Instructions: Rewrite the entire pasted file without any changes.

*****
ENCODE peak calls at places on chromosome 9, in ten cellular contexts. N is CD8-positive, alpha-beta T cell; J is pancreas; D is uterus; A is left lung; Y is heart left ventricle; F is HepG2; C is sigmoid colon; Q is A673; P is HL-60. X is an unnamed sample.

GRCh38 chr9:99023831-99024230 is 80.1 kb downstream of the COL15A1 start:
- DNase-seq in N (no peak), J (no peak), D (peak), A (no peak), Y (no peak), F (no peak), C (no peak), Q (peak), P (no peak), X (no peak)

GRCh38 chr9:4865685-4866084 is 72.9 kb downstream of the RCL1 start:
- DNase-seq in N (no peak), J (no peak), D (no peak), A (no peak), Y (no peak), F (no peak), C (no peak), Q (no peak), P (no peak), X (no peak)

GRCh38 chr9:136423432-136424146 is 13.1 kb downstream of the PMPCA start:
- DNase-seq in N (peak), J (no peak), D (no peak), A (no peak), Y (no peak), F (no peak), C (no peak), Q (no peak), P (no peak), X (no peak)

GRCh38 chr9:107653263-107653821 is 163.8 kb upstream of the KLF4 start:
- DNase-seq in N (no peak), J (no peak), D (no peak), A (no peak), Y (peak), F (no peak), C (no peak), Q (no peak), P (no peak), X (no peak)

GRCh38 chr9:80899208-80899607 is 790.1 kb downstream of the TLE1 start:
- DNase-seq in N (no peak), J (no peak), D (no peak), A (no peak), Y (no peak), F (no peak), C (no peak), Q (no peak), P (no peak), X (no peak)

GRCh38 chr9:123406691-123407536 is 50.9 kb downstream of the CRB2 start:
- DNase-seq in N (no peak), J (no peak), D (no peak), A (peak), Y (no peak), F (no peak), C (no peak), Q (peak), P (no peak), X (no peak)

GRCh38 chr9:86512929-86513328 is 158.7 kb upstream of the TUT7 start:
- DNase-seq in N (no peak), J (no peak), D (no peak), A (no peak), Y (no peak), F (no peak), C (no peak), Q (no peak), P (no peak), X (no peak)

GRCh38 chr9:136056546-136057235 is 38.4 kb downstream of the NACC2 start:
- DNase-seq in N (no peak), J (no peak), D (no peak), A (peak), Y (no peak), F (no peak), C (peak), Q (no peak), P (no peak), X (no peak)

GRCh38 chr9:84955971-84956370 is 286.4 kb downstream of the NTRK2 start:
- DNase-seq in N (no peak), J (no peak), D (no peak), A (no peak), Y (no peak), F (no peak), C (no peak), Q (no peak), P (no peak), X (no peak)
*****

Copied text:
ENCODE peak calls at places on chromosome 9, in ten cellular contexts. N is CD8-positive, alpha-beta T cell; J is pancreas; D is uterus; A is left lung; Y is heart left ventricle; F is HepG2; C is sigmoid colon; Q is A673; P is HL-60. X is an unnamed sample.

GRCh38 chr9:99023831-99024230 is 80.1 kb downstream of the COL15A1 start:
- DNase-seq in N (no peak), J (no peak), D (peak), A (no peak), Y (no peak), F (no peak), C (no peak), Q (peak), P (no peak), X (no peak)

GRCh38 chr9:4865685-4866084 is 72.9 kb downstream of the RCL1 start:
- DNase-seq in N (no peak), J (no peak), D (no peak), A (no peak), Y (no peak), F (no peak), C (no peak), Q (no peak), P (no peak), X (no peak)

GRCh38 chr9:136423432-136424146 is 13.1 kb downstream of the PMPCA start:
- DNase-seq in N (peak), J (no peak), D (no peak), A (no peak), Y (no peak), F (no peak), C (no peak), Q (no peak), P (no peak), X (no peak)

GRCh38 chr9:107653263-107653821 is 163.8 kb upstream of the KLF4 start:
- DNase-seq in N (no peak), J (no peak), D (no peak), A (no peak), Y (peak), F (no peak), C (no peak), Q (no peak), P (no peak), X (no peak)

GRCh38 chr9:80899208-80899607 is 790.1 kb downstream of the TLE1 start:
- DNase-seq in N (no peak), J (no peak), D (no peak), A (no peak), Y (no peak), F (no peak), C (no peak), Q (no peak), P (no peak), X (no peak)

GRCh38 chr9:123406691-123407536 is 50.9 kb downstream of the CRB2 start:
- DNase-seq in N (no peak), J (no peak), D (no peak), A (peak), Y (no peak), F (no peak), C (no peak), Q (peak), P (no peak), X (no peak)

GRCh38 chr9:86512929-86513328 is 158.7 kb upstream of the TUT7 start:
- DNase-seq in N (no peak), J (no peak), D (no peak), A (no peak), Y (no peak), F (no peak), C (no peak), Q (no peak), P (no peak), X (no peak)

GRCh38 chr9:136056546-136057235 is 38.4 kb downstream of the NACC2 start:
- DNase-seq in N (no peak), J (no peak), D (no peak), A (peak), Y (no peak), F (no peak), C (peak), Q (no peak), P (no peak), X (no peak)

GRCh38 chr9:84955971-84956370 is 286.4 kb downstream of the NTRK2 start:
- DNase-seq in N (no peak), J (no peak), D (no peak), A (no peak), Y (no peak), F (no peak), C (no peak), Q (no peak), P (no peak), X (no peak)